San Diego tends to take comfort in its distance from the notorious San Andreas Fault--perhaps even now, when the effects of a major earthquake are so vividly present in the San Francisco Bay Area. Earthquakes of any consequence are rare here--a 5.3 quake in 1986 was the largest in recent history.
But that sense of immunity rests on a shaky foundation, because so little is known about the Rose Canyon Fault line, which runs under heavily populated coastal communities. Officially, Rose Canyon is designated a "potentially active" fault. Geologists and seismologists, however, increasingly believe that Rose Canyon is active. Additional evidence was found just a few months ago by seismologists working at a San Diego Gas & Electric site.
San Diego's disaster plans and building code restrictions, however, are based on incomplete information and assumptions.
Now is the time to start correcting that with research.
Such research will be difficult and expensive, requiring state and federal help, because so much of the land above the fault is heavily developed. For the same reason, if geologists discover that the dangers are greater than expected, the remedies could also be costly.
But the price of ignorance could prove more costly and mean greater loss of life.
Another particular vulnerability for San Diego County, in the event of a major Southern California earthquake, is water supply. If the major distribution lines, which bring in 90% of the county's water, were ruptured, large parts of North County could be reduced to just survival amounts of water, officials say. Because it is at the end of the water delivery line, San Diego County has access to fewer backup supplies than most of the Los Angeles Basin. Water for business and agriculture would be sharply curtailed or eliminated, with devastating economic consequences.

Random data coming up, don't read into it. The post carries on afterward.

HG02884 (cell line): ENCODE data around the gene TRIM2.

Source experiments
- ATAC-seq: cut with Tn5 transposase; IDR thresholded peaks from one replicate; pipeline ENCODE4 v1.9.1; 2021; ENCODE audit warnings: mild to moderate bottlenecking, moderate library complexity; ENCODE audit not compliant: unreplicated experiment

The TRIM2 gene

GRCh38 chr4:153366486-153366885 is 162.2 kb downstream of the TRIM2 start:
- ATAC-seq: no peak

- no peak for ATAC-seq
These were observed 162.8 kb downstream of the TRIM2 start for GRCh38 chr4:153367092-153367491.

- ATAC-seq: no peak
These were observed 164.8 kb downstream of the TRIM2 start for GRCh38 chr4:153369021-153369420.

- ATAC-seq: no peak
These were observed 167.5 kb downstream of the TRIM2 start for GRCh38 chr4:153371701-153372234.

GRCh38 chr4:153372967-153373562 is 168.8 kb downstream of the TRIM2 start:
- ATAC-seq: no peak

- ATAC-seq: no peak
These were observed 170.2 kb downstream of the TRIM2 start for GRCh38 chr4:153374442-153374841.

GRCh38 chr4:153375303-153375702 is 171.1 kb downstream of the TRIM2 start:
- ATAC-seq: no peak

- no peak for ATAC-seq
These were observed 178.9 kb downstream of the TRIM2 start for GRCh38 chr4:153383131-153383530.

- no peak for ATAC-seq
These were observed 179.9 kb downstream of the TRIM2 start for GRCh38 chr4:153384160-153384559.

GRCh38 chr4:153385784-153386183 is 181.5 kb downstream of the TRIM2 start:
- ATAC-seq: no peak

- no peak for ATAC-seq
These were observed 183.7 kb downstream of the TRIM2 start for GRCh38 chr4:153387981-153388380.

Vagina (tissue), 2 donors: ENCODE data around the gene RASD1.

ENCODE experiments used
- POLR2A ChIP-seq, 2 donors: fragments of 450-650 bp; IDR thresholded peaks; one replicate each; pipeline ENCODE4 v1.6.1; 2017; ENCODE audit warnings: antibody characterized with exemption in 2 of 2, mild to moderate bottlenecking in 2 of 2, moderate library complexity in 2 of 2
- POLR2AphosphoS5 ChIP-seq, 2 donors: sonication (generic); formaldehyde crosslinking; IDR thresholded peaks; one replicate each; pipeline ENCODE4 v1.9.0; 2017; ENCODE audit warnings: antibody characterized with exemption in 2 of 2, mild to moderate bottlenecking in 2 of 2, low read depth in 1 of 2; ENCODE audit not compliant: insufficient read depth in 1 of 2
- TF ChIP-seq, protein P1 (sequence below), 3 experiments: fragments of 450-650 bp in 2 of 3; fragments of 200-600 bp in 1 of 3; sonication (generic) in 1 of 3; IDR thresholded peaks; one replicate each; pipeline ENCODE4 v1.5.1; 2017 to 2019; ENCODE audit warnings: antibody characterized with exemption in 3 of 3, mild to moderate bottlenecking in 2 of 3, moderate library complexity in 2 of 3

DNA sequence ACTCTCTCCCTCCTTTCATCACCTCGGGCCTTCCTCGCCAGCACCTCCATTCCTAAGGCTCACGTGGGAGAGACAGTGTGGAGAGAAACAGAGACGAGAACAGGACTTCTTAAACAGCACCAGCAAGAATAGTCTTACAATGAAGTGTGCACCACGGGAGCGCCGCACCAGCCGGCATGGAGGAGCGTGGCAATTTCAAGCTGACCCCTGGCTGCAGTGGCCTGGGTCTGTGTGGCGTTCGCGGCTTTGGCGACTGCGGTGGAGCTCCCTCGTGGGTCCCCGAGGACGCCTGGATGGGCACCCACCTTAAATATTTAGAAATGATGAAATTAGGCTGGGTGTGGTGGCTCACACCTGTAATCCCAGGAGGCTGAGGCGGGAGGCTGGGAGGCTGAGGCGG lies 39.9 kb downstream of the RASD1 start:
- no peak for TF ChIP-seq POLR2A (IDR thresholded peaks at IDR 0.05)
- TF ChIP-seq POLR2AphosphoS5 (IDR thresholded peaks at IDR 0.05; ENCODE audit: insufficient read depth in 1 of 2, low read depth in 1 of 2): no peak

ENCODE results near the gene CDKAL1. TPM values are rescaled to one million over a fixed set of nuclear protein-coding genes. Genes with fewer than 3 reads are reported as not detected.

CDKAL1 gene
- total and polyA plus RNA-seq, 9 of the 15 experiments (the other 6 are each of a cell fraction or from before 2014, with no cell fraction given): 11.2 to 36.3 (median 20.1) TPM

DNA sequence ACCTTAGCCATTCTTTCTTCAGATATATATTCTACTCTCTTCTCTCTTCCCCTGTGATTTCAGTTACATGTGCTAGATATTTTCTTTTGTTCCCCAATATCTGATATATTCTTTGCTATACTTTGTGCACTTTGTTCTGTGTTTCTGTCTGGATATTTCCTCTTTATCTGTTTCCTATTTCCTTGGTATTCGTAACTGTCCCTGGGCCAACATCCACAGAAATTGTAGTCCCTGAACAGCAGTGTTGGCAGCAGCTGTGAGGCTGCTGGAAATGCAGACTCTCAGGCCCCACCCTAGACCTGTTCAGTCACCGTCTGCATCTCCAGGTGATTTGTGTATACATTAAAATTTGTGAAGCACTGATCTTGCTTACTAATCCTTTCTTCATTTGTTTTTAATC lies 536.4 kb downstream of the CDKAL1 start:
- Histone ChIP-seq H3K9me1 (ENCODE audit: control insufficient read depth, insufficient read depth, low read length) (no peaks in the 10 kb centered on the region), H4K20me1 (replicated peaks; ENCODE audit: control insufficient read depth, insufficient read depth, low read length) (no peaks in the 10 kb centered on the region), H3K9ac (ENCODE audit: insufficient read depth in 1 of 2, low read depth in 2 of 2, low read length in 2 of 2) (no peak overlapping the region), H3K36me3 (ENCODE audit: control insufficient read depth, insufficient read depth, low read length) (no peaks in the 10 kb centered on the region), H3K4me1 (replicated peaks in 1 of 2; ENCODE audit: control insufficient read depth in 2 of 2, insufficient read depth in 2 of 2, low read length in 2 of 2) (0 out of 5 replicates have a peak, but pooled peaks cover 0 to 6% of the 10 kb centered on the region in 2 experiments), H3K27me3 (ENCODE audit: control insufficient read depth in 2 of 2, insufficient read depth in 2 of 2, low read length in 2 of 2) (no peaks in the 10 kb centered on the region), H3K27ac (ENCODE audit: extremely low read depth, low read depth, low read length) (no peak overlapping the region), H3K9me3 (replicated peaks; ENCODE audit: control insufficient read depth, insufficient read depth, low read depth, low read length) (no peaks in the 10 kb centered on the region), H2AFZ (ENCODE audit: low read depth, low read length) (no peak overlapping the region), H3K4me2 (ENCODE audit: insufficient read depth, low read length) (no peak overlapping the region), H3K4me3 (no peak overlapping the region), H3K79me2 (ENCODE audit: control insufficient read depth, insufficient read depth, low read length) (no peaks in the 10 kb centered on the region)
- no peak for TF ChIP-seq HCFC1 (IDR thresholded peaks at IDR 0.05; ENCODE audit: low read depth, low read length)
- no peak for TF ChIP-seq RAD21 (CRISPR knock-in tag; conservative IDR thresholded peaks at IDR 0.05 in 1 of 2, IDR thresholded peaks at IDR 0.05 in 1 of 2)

Finding new ways to store water will not be easy, as the County Water Authority found when it tried unsuccessfully for years to get permission to build Pamo Dam. The CWA wisely backed off from that proposal and is now studying a wider range of alternatives.
But, when that study is completed, it will be time to make some decisions and act upon them. San Diego does have some justifiable reasons for solace. Most of our buildings are relatively new, so they are more likely to withstand a major earthquake. And the county is one of only three in the state with a disaster plan that includes a joint powers agreement among all local governments to assure regional coordination of services.
But, while the lessons of San Francisco are still fresh, San Diego needs to fill the gaps in its plans, learning more about Rose Canyon and taking steps to increase our water reserves.